The state park has been the center of a court case that has opened it up to deforestation that leads to a drier microclimate and these kinds of forest fires. Earlier this year, the Brazilian Superior Court of Justice reversed the park’s protected status in a technicality, siding with a company that had previously been sued for deforestation in the park’s boundary.
“Immediately after this decision, deforestation and then fire started in the park, without any kind of action by the authorities to prevent or combat it,” Kuczach said. “The court’s decision has left this unique area of the planet at the mercy of land grabbing and destruction. Deforestation is advancing ferociously in one of the most important places for biodiversity in all of the Amazon, and we’re not seeing the political will at the state or national levels to stop it.”
The biggest threat to the Brazilian Amazon is deforestation by the cattle industry, both for pastures and feed crops (primarily soybeans), which has been linked to over 80% of deforestation in Amazonia. Illegal logging, dams, and mining are also major threats in Brazil and, like with the cattle industry, happen in many places with impunity.
Although no other country has more primary rainforest than Brazil, the country also leads the world in forest loss and this year is no different. The first week of September saw more fires in the Brazilian Amazon (18,374) than in the entire month of September in 2021 (16,742), according to Brazil’s National Institute for Space Research (INPE). And according to researchers at the most recent meeting of the Brazilian Society for the Advancement of Science last month, the temperature of the Amazon rose 1 degree Celsius in the last decade and saw rainfall decrease by 36% in some regions.
At the end of August, Re:wild joined Rede Pro UC, Menos1Lixo, Global Citizen and the Center for Environmental Peacebuilding in calling on all 12 presidential candidates to publicly commit to ending deforestation, in addition to implementing an emissions reduction plan in line with the Paris Agreement, respecting Indigenous peoples’ rights and land, and strengthening the system of protected areas. Brazilians will vote on October 2.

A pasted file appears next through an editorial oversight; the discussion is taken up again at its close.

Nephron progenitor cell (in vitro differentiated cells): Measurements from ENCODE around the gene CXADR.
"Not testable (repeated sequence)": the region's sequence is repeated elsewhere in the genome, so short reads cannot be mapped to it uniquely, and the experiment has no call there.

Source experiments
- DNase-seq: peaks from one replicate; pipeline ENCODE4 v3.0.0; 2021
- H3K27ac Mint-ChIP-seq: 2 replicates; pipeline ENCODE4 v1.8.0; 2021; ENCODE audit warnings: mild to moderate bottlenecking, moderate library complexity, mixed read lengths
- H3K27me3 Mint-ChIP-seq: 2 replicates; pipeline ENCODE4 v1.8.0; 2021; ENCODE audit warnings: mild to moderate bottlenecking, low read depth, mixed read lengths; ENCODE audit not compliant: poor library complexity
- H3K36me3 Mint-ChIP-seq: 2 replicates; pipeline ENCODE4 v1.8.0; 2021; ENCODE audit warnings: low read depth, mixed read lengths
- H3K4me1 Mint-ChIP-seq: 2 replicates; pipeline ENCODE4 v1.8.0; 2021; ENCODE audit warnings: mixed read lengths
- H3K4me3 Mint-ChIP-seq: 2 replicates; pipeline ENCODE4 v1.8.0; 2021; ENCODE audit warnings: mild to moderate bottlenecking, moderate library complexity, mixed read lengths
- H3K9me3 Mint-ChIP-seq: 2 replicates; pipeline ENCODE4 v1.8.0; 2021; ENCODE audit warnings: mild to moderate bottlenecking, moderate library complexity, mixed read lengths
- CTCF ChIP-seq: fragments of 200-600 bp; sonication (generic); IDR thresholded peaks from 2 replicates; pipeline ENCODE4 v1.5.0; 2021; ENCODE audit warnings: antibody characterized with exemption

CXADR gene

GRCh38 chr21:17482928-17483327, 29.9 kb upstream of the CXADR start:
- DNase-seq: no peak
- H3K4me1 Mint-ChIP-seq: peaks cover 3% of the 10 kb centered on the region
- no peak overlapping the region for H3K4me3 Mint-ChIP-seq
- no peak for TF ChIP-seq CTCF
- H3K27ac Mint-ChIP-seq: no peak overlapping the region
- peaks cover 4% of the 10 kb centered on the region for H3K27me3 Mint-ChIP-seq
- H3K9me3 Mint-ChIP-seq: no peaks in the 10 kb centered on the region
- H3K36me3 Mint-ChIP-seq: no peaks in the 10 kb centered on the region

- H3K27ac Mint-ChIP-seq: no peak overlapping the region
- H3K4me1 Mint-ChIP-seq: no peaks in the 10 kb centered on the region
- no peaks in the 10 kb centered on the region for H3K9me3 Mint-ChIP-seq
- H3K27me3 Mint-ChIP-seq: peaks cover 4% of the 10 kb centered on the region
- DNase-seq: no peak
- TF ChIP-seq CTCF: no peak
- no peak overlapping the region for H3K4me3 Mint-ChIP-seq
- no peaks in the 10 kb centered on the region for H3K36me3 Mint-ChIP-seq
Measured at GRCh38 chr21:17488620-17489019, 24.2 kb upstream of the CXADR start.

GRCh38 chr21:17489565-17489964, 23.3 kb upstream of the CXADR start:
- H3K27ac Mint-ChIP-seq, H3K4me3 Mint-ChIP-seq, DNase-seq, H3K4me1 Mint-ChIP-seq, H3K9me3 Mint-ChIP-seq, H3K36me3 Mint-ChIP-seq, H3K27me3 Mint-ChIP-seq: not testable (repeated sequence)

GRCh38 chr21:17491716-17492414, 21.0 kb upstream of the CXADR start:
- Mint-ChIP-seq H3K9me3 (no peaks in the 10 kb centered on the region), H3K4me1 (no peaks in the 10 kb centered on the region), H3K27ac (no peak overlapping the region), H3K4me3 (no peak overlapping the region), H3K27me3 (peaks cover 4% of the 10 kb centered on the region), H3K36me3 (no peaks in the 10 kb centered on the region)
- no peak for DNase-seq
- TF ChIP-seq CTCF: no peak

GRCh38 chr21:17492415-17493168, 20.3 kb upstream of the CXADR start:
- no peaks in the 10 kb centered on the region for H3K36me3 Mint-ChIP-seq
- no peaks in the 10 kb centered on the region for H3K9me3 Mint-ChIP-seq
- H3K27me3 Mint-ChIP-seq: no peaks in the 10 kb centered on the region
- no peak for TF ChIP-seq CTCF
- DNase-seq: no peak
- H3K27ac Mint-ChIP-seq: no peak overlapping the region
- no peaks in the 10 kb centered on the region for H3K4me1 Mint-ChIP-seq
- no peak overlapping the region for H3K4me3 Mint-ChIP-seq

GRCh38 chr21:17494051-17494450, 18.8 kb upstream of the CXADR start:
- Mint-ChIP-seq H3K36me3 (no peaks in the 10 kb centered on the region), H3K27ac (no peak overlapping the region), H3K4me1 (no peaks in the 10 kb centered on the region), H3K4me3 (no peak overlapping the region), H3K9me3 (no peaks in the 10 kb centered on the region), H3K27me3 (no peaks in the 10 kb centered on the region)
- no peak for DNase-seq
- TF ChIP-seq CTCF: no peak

“In just a few weeks, Brazilian voters have a chance to help ensure the future of the Amazon, one free from deforestation and from the kind of heart-breaking devastation we are seeing across the southern region today,” said Rodrigo Medeiros, Re:wild senior Brazil associate. “I have every faith that Brazilians will vote to protect and restore their natural heritage, which they understand is critical not only to their health and wellbeing, but to that of all life on Earth.”
Global citizens around the world can support Brazilians by signing a petition asking the presidential candidates to make these commitments.
Brazil is one of eight countries (plus the overseas territory of French Guiana) that houses the Amazon Rainforest, a vast region called Amazonia. Amazonia is one of the world’s five designated High-biodiversity Wilderness Areas and home to millions of wildlife species, many of which haven’t yet been discovered or described.
It is also critically important to the estimated 20 million Indigenous peoples from more than 350 Indigenous groups that depend on natural ecosystems and resources for their livelihoods and cultures. Amazonia stores up to 140 billion tons of carbon and plays a critical role in water cycles, weather patterns and climate regulation.